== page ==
Catholic Hospitals vs. the Bishops
Administrators shop for theologians to support practices that conflict with church teachings.
THE WALL STREET JOURNAL
Thursday, 30 December 2010
The severing of ties last week between the Catholic Church and St. Joseph’s Hospital in Phoenix, Ariz., is the latest example of the fraying relationship between the bishops and Catholic hospital administrators. In recent years, some Catholic hospitals have taken greater liberties, authorizing abortions and sterilization procedures that the church strictly prohibits. Earlier this year, for instance, Rev. Robert Vasa, bishop of the Diocese of Baker, Ore., ended the church’s sponsorship of St. Charles Medical Center in Bend over the hospital’s performance of tubal ligations.
But the Phoenix case breaks new ground. In explaining his decision, Rev. Thomas Olmsted, bishop of the Phoenix Diocese, was the first to explicitly point to the role played by Catholic theologians in providing theological cover for “a litany of practices in direct conflict with Catholic teachings.”
The break began more than a year ago, when a Catholic nun and longtime administrator of St. Joseph’s Hospital gave permission for doctors to perform an abortion. She claimed the pregnancy was terminated to save the life of the mother. Sister Margaret McBride’s decision drew sharp criticism from Bishop Olmsted. After excommunicating Sister McBride, the head of the diocese then turned his attention to the role of the hospital itself.
In a Nov. 22 letter to Lloyd H. Dean, president of Catholic Healthcare West, the hospital’s parent company, Bishop Olmsted wrote that he would be moving to revoke the Catholic status of the hospital unless certain conditions were met by hospital administrators. Among other things, the bishop demanded that hospital officials acknowledge in writing that the abortion performed was a violation of Catholic directives for health-care institutions.
But hospital officials have defied the bishop and refused to meet his conditions. Rather than acknowledge that an illicit abortion had been performed at his hospital, Mr. Dean attempted to support Sister McBride’s decision by pointing out that “many knowledgeable moral theologians have reviewed this case and reached a range of conclusions.”
In a July 6 letter to Bishop Olmsted, Mr. Dean asserted that “this is a complex matter on which the best minds disagree.” Citing the opinion of Marquette University Professor M. Therese Lysaught on the permissibility of the abortion performed at St. Joseph’s, Mr. Dean appeared to suggest that the teaching authority of the Phoenix Bishop was just one more “opinion” on a “complex matter.”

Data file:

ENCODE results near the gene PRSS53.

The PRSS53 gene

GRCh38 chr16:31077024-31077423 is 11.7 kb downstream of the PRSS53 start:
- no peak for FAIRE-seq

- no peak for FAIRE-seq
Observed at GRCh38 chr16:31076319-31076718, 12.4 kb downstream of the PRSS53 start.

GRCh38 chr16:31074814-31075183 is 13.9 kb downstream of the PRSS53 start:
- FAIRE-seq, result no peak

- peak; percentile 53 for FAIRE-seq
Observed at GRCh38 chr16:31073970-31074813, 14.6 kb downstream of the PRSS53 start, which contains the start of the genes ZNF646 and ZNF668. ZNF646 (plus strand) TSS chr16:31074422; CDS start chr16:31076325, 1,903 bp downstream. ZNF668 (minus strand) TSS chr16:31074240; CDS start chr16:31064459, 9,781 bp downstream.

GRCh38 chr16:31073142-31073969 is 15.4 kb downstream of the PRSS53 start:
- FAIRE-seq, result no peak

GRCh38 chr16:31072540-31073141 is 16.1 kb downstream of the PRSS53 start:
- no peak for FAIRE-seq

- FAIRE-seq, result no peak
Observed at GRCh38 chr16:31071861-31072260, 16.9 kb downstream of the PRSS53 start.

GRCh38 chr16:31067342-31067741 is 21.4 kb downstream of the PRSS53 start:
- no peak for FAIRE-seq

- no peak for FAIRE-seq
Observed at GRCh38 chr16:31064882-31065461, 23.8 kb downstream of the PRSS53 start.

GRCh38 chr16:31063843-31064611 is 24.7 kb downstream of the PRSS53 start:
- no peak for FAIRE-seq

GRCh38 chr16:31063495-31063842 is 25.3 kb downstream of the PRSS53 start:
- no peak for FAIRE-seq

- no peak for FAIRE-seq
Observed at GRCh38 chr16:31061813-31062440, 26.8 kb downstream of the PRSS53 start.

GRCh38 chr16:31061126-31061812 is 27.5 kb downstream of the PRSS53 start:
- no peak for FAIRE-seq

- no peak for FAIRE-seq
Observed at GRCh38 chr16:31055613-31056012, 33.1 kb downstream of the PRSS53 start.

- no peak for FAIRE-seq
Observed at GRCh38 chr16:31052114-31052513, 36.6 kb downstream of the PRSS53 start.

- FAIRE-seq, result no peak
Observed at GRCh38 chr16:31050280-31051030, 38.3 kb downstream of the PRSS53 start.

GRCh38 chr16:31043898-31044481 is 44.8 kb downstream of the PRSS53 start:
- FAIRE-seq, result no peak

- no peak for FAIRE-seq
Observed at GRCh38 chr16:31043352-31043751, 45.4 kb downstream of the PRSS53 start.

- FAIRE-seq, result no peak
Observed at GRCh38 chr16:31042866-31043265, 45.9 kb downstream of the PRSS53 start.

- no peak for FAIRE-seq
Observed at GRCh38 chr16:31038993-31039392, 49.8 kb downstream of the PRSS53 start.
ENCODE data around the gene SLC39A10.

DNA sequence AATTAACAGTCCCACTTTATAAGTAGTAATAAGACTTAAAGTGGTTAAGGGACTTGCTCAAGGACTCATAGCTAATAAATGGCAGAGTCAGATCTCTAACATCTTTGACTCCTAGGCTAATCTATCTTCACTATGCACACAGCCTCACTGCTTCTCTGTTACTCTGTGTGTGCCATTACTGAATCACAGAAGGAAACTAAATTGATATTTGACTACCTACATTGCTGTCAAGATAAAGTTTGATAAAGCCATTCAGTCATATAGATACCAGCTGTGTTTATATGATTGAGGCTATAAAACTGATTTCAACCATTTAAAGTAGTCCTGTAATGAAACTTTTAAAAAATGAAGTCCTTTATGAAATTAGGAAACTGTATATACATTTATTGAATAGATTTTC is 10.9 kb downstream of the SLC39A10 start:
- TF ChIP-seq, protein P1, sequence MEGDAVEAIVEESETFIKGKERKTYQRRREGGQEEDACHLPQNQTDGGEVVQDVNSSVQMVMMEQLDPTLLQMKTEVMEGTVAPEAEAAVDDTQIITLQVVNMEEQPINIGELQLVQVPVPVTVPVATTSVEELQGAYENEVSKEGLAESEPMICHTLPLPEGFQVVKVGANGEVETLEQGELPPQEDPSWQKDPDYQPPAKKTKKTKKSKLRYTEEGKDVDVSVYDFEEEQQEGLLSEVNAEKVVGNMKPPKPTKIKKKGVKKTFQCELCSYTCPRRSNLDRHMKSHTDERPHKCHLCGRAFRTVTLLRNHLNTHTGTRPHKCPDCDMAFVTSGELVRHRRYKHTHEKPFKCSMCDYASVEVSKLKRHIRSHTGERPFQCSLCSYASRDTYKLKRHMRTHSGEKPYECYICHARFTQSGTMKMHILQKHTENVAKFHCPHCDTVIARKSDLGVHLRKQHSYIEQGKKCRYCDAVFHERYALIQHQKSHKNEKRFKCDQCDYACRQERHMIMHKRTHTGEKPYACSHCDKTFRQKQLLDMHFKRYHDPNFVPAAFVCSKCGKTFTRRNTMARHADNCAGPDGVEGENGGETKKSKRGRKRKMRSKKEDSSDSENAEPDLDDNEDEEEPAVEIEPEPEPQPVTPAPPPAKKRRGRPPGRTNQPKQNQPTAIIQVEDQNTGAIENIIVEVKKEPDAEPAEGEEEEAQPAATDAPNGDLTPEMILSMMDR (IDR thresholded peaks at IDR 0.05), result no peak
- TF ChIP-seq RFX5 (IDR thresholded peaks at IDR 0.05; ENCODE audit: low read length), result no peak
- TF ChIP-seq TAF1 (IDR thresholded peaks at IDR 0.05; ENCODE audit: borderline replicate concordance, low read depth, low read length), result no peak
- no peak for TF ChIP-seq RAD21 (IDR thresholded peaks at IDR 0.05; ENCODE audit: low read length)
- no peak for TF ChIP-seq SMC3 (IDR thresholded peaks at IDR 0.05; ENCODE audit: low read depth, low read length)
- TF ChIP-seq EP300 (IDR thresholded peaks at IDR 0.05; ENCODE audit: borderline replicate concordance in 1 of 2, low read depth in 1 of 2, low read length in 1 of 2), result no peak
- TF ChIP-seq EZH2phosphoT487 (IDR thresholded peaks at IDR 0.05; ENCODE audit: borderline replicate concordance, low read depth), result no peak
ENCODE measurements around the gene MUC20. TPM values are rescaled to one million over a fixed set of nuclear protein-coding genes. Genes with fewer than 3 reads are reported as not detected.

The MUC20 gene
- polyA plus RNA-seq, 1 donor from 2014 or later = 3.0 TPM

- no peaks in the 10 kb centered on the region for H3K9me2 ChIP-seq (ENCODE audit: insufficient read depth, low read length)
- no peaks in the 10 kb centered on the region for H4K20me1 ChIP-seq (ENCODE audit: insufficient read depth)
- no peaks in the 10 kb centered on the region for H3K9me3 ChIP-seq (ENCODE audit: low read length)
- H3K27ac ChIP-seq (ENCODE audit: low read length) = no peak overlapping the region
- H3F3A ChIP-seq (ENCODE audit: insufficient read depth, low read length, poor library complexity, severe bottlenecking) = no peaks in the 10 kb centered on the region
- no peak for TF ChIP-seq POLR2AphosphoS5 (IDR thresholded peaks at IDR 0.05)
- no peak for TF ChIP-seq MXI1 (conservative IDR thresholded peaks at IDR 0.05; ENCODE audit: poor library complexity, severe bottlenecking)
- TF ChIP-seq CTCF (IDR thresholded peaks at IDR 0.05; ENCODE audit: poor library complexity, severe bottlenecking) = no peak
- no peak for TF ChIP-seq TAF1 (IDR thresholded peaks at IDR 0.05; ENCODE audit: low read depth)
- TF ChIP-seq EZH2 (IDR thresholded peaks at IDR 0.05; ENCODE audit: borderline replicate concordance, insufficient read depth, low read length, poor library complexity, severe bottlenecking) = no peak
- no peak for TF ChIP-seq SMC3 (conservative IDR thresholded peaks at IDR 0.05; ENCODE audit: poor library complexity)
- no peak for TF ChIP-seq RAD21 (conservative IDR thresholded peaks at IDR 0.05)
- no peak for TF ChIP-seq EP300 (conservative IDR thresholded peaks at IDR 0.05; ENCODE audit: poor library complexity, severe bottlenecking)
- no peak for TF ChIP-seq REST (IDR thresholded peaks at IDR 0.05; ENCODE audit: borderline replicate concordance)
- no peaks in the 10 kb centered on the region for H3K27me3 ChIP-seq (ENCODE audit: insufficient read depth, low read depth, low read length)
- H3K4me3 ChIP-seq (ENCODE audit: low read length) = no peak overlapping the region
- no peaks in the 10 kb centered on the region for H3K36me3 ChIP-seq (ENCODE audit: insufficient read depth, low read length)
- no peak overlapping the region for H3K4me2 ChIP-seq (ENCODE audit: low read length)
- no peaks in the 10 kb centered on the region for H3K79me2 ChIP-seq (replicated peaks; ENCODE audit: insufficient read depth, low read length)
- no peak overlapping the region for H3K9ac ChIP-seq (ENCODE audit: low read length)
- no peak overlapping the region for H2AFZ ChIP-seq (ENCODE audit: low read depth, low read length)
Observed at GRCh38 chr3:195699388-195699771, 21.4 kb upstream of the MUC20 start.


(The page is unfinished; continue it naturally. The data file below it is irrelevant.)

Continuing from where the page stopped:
This case points to the real problem in the church. For too long, the authority of bishops has been limited to issuing mere opinions. This is especially true at Catholic colleges and universities, where bishops have little affect on the culture and curriculum.
In the recent health-care debate, it was these same Catholic theologians who joined Sister Carol Keehan, head of the Catholic Health Association, to defy the bishops over the legislation in Congress. Cardinal Francis George, president of the United States Conference of Catholic Bishops, criticized Sister Keehan and her organization for supporting a bill that did not contain provisions to protect life. President Obama was so grateful for Sister Keehan’s help in shepherding the bill through Congress that he awarded her one of the 20 pens used in the law’s signing ceremony at the White House.
Many theologians, like Prof. Nicholas Healy of St. John’s University in New York, write that theologians comprise “an alternative magisterium” to the teaching authority of the bishops. And in cases like the one at St. Joseph’s, the alternative magisterium often trumps the true Magisterium of the church. Catholic colleges and hospital administrators now “shop” for theologians who will support their decisions.
Bishop Olmsted has refused to allow this to continue. In his letter responding to Mr. Dean, the bishop wrote: “You have only provided opinions of ethicists that agree with your own opinion and disagree with mine.”
Concluding that “there can be no tie so to speak in this debate,” Bishop Olmsted said, “it is my duty as the chief shepherd in the diocese to interpret whether the actions at St. Joseph’s meet the criteria of fulfilling the parameters of the moral law as seen in the Ethical and Religious Directives.”
For faithful Catholics, there is relief that the tie between the theologians, the administrators and the bishops seems finally to have been broken. But there remains a sadness that yet another Catholic institution has been lost.
Ms. Hendershott is professor of urban studies at the King’s College in New York City. She is the author of “Status Envy: The Politics of Catholic Higher Education” (Transaction Books, 2009).